About this Research Topic
Synaptic plasticity provides a physiological substrate in the central nervous system for individual to achieve cognitive and emotional functions, including learning, memory, forgetting, anxiety and depression et al. Impairments of synaptic plasticity is found in many brain injuries and neurodegenerative diseases, including Alzheimer’s disease (AD). In the past decades, with the development of high throughput genomic and proteomic sequencing technologies, high-resolution imaging technology, new neurotransmitter detection systems and precise neuronal activity manipulation and recording systems, intensive research efforts in AD have greatly expanded our understanding of this devastating disease. Numerous molecular mechanisms linking the progressive synaptic dysfunction with the pathological factors, including intracellular accumulated-tau-formed neurofibrillary tangles (NFTs) and extracellular deposited amyloid β, have been identified.
However, many questions in this rapidly evolving field remain open. Synaptic plasticity is manifested in two main forms, long-term depression (LTD) and long-term potentiation (LTP). Compelling evidences have identified impaired hippocampal LTP as the signature in early stage of AD. Is this impairment caused by directly reduced synapse numbers or decreased synaptic transmission efficiency? Does reduced formation of new synapses or disappearances or silencing of pre-existing synapses synergistically or separately contribute to synapse loss? What’re the inherent molecular mechanisms underlying this aberrant number loss (synaptic-associated protein loss, microglia-mediated synapse elimination, neuroinflammation, neuron apoptosis or death)? What are the causes for synaptic transmission reduction? Such as the neurotransmitter synthesis, secretion, receptor binding and recovery pathways, post-synaptic signaling transduction (Glutamate receptors, cholinergic receptors and GABA receptors) and neuronal activity homeostasis, and so on.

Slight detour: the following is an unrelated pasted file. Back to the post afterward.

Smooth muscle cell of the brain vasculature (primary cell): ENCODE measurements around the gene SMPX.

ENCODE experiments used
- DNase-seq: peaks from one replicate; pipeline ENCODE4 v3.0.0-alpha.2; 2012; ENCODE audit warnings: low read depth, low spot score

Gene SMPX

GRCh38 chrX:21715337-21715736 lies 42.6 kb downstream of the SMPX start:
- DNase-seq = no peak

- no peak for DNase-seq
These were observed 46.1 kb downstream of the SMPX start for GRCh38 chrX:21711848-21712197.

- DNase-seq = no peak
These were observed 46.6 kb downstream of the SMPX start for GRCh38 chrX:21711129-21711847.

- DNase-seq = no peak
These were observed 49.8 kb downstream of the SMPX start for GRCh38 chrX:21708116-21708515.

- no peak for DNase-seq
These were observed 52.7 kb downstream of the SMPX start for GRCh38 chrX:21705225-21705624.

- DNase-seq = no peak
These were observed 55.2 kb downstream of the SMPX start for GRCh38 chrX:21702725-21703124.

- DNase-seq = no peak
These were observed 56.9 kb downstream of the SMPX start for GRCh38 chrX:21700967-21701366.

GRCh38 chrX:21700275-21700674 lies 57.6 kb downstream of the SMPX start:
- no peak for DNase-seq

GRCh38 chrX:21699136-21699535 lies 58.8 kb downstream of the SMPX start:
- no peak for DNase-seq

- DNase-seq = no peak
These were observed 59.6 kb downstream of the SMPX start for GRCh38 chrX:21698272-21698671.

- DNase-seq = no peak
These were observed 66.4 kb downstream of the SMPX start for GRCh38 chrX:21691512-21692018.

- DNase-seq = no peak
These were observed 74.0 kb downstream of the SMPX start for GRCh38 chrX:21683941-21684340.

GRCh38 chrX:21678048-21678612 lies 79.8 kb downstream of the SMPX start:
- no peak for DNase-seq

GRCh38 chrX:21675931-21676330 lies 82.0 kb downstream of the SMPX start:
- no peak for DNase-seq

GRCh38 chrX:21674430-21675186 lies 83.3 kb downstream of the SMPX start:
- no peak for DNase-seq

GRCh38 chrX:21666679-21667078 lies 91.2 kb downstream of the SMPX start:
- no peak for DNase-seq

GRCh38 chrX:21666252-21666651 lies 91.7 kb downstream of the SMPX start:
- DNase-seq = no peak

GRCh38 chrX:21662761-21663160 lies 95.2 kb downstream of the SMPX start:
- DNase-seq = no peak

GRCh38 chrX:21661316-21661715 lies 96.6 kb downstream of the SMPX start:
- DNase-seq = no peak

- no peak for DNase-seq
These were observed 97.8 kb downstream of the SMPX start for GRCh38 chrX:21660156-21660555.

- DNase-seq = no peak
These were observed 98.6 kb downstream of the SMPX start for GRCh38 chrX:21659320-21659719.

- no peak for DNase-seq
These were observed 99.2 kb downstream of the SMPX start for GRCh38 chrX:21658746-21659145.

Understanding the molecular mechanisms of synaptic dysfunctions could efficiently help to develop new molecular strategies directly targeting to promote synaptic plasticity. This could be a promising therapeutic direction of blocking or delaying disease progression under multiple AD-related risk factors, including aging, oxidative stress, calcium signal dysregulation, misfolded protein aggregation, neuroinflammation, genetic and environmental factors.
The aim of this Research Topic is to cover the recent progresses in the field of AD synaptic plasticity, as well as related mechanistic studies and technological advancements. We will welcome Original Research and Review related, but are not limited to the following areas:
- Genetic and epigenetic changes relating to synaptic plasticity deficits;
- Risk factors (such as free radical, hyperglycemia etc) relating to synaptic plasticity deficits;
- Mechanistic studies relating to synaptic plasticity impairments;
- Therapeutic strategies.
Keywords: Alzheimer’s disease, synaptic plasticity, long-term potentiation, synaptic proteins, cognition
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